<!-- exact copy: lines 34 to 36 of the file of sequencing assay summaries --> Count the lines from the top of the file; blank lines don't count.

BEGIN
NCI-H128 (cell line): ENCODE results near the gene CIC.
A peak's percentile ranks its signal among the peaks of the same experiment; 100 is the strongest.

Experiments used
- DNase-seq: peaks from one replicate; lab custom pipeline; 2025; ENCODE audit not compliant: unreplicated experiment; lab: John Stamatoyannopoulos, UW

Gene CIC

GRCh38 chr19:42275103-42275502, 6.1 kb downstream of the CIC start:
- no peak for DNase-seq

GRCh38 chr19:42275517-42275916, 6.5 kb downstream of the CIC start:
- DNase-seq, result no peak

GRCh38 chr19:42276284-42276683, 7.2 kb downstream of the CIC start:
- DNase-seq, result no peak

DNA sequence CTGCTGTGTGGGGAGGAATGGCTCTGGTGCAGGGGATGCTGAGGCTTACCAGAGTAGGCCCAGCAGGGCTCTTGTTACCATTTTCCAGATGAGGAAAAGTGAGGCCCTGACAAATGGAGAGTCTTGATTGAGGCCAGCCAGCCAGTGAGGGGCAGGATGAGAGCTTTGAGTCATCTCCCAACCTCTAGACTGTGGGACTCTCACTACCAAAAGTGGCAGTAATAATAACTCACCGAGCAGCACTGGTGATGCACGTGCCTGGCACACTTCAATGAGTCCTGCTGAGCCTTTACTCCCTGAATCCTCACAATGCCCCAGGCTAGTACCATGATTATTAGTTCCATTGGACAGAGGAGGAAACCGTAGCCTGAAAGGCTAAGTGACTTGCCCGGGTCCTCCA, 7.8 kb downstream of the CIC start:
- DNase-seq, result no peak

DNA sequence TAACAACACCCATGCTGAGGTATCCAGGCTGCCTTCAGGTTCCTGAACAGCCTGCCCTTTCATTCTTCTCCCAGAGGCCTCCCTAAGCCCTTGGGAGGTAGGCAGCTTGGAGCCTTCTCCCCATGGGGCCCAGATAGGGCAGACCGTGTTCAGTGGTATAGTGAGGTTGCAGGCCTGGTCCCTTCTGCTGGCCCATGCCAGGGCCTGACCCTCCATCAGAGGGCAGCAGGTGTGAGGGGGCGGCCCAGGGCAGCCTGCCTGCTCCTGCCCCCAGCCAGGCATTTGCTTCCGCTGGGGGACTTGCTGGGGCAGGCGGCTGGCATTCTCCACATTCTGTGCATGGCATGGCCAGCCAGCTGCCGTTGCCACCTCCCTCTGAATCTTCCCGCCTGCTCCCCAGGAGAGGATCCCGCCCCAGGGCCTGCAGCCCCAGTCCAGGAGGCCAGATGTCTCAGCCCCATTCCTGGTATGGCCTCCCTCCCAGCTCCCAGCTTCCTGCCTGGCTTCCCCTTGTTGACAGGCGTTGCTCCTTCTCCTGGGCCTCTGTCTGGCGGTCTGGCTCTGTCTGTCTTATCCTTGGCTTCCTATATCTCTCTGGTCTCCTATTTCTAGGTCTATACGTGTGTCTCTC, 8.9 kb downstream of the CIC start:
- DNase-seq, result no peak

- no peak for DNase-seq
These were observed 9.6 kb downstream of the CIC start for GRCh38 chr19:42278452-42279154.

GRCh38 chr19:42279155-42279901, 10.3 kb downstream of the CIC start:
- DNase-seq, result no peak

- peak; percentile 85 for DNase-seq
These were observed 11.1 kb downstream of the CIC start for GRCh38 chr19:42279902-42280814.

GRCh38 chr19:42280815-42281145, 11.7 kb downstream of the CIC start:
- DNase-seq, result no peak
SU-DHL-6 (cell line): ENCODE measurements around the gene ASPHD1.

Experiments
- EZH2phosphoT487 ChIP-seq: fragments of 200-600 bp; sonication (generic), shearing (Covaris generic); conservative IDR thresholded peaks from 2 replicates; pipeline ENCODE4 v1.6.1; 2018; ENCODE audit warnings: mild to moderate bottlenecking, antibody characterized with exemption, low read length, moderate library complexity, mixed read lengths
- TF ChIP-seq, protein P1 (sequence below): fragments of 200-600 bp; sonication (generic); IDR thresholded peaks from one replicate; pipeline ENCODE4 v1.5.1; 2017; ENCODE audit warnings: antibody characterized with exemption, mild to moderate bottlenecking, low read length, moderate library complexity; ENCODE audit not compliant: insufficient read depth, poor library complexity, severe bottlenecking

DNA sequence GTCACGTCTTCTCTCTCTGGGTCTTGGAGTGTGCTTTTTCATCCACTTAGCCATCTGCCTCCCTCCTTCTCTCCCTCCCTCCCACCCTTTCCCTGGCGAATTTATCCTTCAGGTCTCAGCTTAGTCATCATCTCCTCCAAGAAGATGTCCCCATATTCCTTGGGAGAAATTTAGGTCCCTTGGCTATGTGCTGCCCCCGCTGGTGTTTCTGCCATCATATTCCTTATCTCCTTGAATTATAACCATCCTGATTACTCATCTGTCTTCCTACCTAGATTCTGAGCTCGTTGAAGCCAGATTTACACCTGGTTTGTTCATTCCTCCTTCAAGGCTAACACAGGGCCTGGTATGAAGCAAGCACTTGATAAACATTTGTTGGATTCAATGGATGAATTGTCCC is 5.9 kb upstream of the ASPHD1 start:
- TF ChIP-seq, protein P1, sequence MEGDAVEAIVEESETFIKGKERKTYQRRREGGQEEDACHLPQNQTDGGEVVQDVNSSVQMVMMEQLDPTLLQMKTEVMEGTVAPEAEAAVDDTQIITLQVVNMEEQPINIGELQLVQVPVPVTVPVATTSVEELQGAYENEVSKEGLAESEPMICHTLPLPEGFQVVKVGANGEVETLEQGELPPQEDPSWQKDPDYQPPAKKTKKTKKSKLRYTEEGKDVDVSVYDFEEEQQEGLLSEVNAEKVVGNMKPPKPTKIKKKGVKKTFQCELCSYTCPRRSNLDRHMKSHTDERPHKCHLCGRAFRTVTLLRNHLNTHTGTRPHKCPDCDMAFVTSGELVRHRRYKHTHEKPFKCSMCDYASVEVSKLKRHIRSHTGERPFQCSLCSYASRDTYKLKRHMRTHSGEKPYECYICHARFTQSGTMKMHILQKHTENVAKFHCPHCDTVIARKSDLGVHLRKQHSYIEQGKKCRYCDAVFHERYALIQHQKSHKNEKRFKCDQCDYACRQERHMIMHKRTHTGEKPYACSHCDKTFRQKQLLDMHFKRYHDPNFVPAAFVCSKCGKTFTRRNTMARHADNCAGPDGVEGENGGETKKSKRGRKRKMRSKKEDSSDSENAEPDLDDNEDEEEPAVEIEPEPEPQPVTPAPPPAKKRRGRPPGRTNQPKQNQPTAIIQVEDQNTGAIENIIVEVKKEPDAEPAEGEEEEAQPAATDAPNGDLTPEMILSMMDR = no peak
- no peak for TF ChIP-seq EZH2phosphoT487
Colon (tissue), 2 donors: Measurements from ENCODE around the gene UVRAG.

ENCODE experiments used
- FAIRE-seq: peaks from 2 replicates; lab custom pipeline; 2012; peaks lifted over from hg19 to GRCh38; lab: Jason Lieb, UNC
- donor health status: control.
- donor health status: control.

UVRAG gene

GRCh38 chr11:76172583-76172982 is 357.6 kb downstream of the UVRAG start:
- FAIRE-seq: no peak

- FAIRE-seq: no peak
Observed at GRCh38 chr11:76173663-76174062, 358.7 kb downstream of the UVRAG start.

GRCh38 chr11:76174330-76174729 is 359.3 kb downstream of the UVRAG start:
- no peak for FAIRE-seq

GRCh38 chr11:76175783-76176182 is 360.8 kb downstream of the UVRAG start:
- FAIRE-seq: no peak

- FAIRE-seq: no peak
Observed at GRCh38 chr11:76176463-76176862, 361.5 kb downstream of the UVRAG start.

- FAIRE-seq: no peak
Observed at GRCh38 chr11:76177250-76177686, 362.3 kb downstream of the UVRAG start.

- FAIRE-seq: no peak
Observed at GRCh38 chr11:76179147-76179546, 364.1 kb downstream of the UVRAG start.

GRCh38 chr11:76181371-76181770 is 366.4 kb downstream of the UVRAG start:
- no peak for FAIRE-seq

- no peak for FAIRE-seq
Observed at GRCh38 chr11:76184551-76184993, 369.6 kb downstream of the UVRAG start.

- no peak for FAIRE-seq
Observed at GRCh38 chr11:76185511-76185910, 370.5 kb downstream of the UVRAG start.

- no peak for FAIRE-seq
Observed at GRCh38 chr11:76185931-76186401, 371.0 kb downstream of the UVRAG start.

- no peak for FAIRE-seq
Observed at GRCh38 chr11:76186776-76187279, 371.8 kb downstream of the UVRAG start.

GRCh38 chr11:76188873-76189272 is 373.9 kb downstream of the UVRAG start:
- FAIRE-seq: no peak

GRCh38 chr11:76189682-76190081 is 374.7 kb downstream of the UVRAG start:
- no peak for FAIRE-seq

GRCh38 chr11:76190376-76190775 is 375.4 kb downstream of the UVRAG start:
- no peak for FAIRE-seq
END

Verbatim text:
- donor health status: control.
- donor health status: control.

UVRAG gene